Franken finally makes it official: He's in Senate race

MINNEAPOLIS (AP) -- Comedian Al Franken said Wednesday he will run for U.S. Senate in 2008, confirming his long-suspected plans to seek the Democratic nomination to challenge Republican Sen. Norm Coleman.

MINNEAPOLIS (AP) -- Comedian Al Franken said Wednesday he will run for U.S. Senate in 2008, confirming his long-suspected plans to seek the Democratic nomination to challenge Republican Sen. Norm Coleman.

Franken's announcement came on the final day of his radio show on Air America. The former ``Saturday Night Live' performer's celebrity instantly makes him a heavyweight contender and brings national attention to the Minnesota race.

``Minnesotans have a right to be skeptical about whether I'm ready for this challenge, and to wonder how seriously I would take the responsibility that I'm asking you to give me,' Franken said in a video clip posted on his Web site.

``I want you to know: nothing means more to me than making government work better for the working families of this state, and over the next 20 months I look forward to proving to you that I take these issues seriously,' Franken said in a transcript of the clip.

Though Franken has a well-known name and is likely to be well-funded, he's expected to be challenged by several other Democrats, including wealthy trial attorney Mike Ciresi.


His candidacy will also test whether Minnesotans are in the mood for another celebrity-cum-politician, after the 1999-2003 governship of former pro wrestler Jesse Ventura. Ventura's fame and occasionally outrageous behavior regularly brought national attention to the state but after a while wore on the patience of many Minnesotans.

``He's serious. He's a comic but he's serious,' Stephen Hess, a professor of political science at George Washington University, said of Franken. ``He's not doing this as some folks have done it to give them better gigs on the Borscht circuit.'

Minnesota Republican Party Chairman Ron Carey issued a statement saying Franken offers ``nothing but polarization and vitriolic personal attacks.' GOP Gov. Tim Pawlenty was more measured when asked to comment on Franken's candidacy.

``I think Senator Coleman is in a strong position because he has been a very effective senator,' Pawlenty said. ``He's been a very dynamic leader for Minnesota, both as a mayor and now as a senator. Minnesotans are discerning, and I think they'll be able to see he is a great senator and deserves re-election.'

Franken, 55, was born in New York City but grew up in the Minneapolis suburb of St. Louis Park. He graduated from Harvard University in 1973, and in 1975 he and writing partner Tom Davis joined the writing staff of ``Saturday Night Live' during its first season. They soon started appearing in sketches, and Franken remained a fixture on the show well into the 1990s.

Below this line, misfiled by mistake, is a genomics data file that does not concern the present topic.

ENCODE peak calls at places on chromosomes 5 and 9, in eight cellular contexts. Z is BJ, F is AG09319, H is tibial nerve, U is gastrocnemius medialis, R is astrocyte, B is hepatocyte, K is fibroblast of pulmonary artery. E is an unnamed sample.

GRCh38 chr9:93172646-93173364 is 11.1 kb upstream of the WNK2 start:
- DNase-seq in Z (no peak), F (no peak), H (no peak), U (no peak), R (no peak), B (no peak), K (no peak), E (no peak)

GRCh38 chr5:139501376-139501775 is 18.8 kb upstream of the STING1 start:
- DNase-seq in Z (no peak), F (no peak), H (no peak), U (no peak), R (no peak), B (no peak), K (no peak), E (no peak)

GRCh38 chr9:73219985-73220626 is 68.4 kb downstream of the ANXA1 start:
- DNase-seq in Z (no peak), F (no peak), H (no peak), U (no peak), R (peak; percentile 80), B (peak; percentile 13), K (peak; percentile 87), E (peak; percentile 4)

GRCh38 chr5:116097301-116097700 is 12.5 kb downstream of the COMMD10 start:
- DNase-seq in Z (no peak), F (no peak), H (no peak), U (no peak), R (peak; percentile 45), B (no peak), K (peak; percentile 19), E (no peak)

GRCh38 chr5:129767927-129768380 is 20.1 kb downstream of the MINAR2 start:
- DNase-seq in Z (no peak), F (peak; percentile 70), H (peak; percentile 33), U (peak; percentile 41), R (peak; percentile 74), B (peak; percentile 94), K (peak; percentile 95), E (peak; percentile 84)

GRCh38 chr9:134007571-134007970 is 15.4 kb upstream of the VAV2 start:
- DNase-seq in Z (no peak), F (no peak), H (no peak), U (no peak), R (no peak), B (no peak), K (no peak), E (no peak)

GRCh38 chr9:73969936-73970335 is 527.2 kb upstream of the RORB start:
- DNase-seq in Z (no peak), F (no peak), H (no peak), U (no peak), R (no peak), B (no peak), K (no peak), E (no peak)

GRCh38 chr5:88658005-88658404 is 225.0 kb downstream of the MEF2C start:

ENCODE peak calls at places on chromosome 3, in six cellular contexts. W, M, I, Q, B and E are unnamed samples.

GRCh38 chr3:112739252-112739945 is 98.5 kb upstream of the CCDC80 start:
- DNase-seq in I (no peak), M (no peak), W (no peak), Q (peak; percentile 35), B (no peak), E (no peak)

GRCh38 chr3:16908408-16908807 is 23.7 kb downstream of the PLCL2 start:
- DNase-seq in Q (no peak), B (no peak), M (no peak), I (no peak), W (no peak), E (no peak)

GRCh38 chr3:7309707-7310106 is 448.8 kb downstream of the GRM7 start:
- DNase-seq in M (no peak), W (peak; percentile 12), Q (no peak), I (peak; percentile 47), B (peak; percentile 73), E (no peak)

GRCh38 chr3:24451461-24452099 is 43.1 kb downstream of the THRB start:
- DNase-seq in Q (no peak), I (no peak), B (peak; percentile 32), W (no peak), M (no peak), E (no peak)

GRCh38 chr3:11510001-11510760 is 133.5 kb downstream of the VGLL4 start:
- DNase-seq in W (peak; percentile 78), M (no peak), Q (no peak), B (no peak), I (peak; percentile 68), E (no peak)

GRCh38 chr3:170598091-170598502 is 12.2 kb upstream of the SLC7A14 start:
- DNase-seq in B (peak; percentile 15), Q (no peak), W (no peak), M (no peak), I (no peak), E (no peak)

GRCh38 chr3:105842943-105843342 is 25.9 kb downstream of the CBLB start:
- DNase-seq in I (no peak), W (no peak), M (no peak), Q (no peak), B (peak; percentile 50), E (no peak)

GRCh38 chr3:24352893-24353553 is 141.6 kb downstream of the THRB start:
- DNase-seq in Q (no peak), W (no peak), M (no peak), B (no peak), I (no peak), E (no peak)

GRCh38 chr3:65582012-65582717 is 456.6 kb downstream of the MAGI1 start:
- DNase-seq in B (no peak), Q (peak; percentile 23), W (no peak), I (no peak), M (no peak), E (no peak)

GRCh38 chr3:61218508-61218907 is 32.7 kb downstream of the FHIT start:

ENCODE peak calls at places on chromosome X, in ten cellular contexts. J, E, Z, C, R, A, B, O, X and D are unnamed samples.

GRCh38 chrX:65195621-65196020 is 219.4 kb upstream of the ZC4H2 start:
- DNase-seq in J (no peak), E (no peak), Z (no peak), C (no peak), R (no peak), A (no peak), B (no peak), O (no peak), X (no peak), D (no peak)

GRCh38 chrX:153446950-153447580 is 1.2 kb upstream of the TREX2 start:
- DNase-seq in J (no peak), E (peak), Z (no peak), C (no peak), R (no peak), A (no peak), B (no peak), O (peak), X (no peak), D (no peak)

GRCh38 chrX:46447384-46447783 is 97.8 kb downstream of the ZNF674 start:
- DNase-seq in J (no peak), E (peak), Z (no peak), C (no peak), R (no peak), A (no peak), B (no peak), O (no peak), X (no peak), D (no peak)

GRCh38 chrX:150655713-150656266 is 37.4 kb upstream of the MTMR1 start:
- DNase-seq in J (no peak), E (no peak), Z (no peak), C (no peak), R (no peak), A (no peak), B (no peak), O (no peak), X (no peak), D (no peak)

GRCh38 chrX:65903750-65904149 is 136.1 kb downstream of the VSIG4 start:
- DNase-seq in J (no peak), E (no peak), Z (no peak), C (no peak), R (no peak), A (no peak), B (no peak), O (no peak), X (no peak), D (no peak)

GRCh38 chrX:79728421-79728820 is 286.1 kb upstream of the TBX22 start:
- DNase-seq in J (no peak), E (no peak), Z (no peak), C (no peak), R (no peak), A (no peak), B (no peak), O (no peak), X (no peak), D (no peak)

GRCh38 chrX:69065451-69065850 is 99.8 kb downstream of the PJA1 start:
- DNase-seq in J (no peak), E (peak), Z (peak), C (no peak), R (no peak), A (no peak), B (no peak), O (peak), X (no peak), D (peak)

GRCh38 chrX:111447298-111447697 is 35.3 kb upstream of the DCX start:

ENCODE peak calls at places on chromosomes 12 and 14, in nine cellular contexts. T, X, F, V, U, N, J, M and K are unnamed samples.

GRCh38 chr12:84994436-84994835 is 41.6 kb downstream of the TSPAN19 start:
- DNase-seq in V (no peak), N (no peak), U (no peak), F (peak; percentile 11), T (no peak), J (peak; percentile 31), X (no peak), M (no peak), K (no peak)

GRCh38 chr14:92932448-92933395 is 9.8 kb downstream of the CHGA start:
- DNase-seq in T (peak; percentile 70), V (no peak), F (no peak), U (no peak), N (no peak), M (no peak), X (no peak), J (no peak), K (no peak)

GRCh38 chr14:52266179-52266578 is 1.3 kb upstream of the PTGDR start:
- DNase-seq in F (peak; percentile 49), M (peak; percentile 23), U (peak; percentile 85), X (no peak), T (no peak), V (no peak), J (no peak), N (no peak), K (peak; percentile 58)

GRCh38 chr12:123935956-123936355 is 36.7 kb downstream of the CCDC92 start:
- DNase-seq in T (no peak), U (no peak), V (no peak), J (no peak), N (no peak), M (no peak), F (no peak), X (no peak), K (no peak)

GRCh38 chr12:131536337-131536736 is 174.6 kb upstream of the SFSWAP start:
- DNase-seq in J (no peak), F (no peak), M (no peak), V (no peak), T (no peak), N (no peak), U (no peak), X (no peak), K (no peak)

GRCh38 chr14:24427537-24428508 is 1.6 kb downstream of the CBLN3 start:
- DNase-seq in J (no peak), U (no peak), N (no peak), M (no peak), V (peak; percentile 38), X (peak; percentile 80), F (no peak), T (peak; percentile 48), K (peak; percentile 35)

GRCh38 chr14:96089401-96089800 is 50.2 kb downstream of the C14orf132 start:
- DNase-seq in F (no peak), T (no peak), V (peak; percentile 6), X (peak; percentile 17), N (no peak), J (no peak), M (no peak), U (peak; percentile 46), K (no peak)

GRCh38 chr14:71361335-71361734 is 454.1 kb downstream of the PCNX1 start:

In 1996 Franken took his career in a political direction when he wrote ``Rush Limbaugh Is A Big Fat Idiot and Other Observations,' a broadside against the conservative radio host and other figures on the right. He's since published several other books critical of Republicans and the conservative establishment.

As early as 2003, Franken said he was considering a run for the Minnesota U.S. Senate seat previously held by his friend, the late Democratic Sen. Paul Wellstone.

In 2004 Franken joined the upstart liberal radio network Air America as its biggest-name host. He soon got more directly involved in politics, forming a political action committee that raised more than $1 million for Democratic candidates in the last election cycle.


In 2005, Franken and his wife, Franni, moved back to the Twin Cities, which was widely interpreted as laying the groundwork for a campaign. He announced a few weeks ago that Wednesday would be his last day on Air America, but continued to play coy about his aspirations while privately telling prominent DFLers about his plans to run.

Franken is stringing out his announcement over two days -- Wednesday's announcement, and a scheduled first public appearance as a candidate Thursday morning at a clinic in south Minneapolis.

In his Web site message, Franken acknowledges he's not a ``typical politician.' But he stresses his Minnesota roots, talking about his father's decision to open a quilting factory in Albert Lea that failed after two years, prompting the family's move to the Twin Cities.

``I grew up in a hard-working middle class family just like many of yours. And as a middle-class kid growing up in Minnesota back then, I felt like the luckiest kid in the world. And I was.'

Coleman defeated former Vice President Walter Mondale in 2002 just a few weeks after the plane crash that killed the incumbent Wellstone.

Coleman is viewed as vulnerable after several years of Democratic resurgence in Minnesota and the continued unpopularity of his fellow Republican President Bush, but his proven skills as a campaigner and adept fundraiser make him a formidable opponent.

Franken has had little good to say about his potential opponent. In his latest book, ``The Truth (with jokes),' he criticized Coleman in not-so-flattering terms for his former chairmanship of the Senate's Permanent Subcommittee on Investigations.

``The subcommittee's chairman, Minnesota Republican Norman Coleman, is one of the administration's leading butt boys,' Franken wrote. ``He hasn't held a single hearing on postwar corruption.'


Hess, the George Washington analyst, said: ``Whatever else goes on, Al Franken is going to make it an infinitely more interesting race. And he may even provide a few laughs, and that's not so bad either in the grim days we're facing.'


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